by Kate Brenton
They are our forever companions with wagging tail and slobbering tongues; our canine special somebodies give us their devoted attention and ask for little in return, but everyone needs a good romp once and awhile and Kaua`i’s canines are getting two new gorgeous locations to do just that.
Along with the dog park in Puhi, Wailua Homesteads Park will be unveiling a dog park, and North Shore is also in the process of sharing in the furry frolicking with a new park on the Wai Koa Plantation. Each park plans on opening in November this year for use; each hosting a grand opening party at the end of the month. Both new facilities will have accommodations for large and small dogs to have perfectly sized fun.
“A tired dog is a well behaved dog, “ smiles Ellen Carscadden, dog trainer of Akamai Pet Services, with five pooches of her own.
These dog parks easily exercise the minds and bodies of our four-leggeds in ways that a human led stroll just can’t recreate. Dogs need to be stimulated by new sights and situations, just like us. And the payoffs, aside from the joyful bonding of pet and owner are worth it.
“If visits to the dog parks are done right, there will be a cascade of benefits: less barking, less escaping, less line running. These are all signs of bored dogs,” Carscadden explains.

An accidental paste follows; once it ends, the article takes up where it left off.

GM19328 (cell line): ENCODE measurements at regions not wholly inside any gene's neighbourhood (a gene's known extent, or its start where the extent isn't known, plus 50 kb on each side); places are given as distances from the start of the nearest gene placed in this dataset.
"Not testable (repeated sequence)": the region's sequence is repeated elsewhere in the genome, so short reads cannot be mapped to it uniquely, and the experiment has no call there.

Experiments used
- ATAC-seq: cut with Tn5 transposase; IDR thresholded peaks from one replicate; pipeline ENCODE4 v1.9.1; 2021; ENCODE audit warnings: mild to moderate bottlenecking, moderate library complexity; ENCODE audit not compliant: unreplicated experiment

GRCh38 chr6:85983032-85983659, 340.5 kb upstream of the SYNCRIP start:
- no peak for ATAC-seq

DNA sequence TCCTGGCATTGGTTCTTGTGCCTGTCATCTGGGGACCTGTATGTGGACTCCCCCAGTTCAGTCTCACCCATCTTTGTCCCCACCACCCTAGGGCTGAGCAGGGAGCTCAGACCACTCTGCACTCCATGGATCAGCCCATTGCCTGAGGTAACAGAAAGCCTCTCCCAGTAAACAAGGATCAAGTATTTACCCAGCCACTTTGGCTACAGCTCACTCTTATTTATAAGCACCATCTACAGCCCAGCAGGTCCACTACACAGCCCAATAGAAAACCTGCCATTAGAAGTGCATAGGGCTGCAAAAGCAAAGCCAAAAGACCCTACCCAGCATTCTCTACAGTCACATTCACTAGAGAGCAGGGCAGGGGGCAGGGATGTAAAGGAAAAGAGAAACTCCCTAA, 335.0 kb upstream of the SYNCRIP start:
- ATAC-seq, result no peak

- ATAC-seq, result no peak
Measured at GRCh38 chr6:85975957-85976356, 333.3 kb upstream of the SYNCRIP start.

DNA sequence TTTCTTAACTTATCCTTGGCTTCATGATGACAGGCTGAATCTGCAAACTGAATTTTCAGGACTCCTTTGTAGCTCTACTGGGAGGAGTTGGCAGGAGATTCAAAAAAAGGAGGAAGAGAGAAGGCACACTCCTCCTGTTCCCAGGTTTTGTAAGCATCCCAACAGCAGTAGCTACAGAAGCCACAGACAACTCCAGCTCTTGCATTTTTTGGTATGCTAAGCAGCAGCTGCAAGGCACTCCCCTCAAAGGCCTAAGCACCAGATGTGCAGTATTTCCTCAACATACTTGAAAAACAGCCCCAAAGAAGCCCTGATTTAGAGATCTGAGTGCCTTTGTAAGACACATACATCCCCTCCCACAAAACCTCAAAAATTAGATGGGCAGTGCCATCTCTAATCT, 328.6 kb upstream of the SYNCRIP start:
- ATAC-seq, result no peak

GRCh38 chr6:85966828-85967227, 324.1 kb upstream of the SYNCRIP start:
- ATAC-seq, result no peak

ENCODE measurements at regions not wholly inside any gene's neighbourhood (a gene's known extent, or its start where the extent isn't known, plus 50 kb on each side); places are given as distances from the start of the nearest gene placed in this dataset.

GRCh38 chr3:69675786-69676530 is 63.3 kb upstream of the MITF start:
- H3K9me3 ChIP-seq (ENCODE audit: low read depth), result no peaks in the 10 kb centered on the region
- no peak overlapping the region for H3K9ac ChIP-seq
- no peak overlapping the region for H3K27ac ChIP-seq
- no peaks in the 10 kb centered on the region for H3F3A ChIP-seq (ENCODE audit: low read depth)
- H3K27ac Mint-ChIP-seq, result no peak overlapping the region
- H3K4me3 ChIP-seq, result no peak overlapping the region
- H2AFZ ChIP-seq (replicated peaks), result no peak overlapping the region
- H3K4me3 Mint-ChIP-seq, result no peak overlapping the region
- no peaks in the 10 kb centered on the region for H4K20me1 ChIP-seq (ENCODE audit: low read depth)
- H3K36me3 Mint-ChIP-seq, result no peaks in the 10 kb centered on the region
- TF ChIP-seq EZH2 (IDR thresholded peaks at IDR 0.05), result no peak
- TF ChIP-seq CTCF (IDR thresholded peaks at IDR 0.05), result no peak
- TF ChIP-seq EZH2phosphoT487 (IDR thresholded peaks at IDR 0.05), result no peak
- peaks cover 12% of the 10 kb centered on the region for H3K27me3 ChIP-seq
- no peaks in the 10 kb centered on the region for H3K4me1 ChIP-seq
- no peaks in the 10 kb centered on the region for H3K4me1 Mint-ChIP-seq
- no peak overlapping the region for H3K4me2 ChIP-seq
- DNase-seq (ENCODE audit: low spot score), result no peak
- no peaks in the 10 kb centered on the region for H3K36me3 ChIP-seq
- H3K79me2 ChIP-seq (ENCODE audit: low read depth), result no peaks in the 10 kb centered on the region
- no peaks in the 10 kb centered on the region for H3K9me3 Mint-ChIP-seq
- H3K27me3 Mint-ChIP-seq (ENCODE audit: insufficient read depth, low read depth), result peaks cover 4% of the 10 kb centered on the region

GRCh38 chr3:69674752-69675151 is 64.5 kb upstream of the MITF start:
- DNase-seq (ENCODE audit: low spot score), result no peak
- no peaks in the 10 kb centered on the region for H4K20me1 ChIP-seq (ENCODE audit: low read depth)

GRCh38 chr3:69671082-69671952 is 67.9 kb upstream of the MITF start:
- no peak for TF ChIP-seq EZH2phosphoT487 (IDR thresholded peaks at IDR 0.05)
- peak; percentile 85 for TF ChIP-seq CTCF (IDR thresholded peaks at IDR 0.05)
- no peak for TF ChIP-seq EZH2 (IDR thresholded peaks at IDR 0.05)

“This is great for our community and our dogs,” Deb Alper, dog lover and former vet tech said. “This means more exercise for our dogs and ourselves. Some dogs don’t like to walk on the bike path, and some dogs shouldn’t. Such as older dogs with joint pain, or young puppies, the impact of the concrete is not ideal for their forming joints, either. “
The biggest problem on island that these parks can solve, both experts agree, is the lack of socialization with many dogs. “Once dogs learn how to interact with each other, a lot of issues just fall away,” Alper teaches. “But, they need to learn how. They are pack animals of course, but in the busy lives of owners we can forget just how important having dogs with other dogs can be.”
“It’s like taking your kids to the playground,” Carscadden expands. “Kids need to be around other kids; dogs need to be around other dogs, and we all have to be akamai about the dog parks: police ourselves, clean up after ourselves, do right by each other and this is going to be great.”
Some simple rules of etiquette include, not leaving your dog alone in the park, watching your dog closely to be sure that he/she is acclimating to the party, and allowing other owners the same courtesy to be watchful of their pets. If you see something that needs to be picked up, it won’t hurt to play your part and keep the parks clean. Be mindful if the park is already over-filled, maybe there is a better time to come, and don’t bring puppies under four months of age because they won’t have all their shots yet.
It appears that if we follow the lead of our tails, to be ready to play, to be considerate of others, and to welcome everyone, these new dog parks have the making of creating packs full of aloha.
November Pooch Park Grand Openings
North Shore Park: firstname.lastname@example.org
Wailua Homesteads Park: email@example.com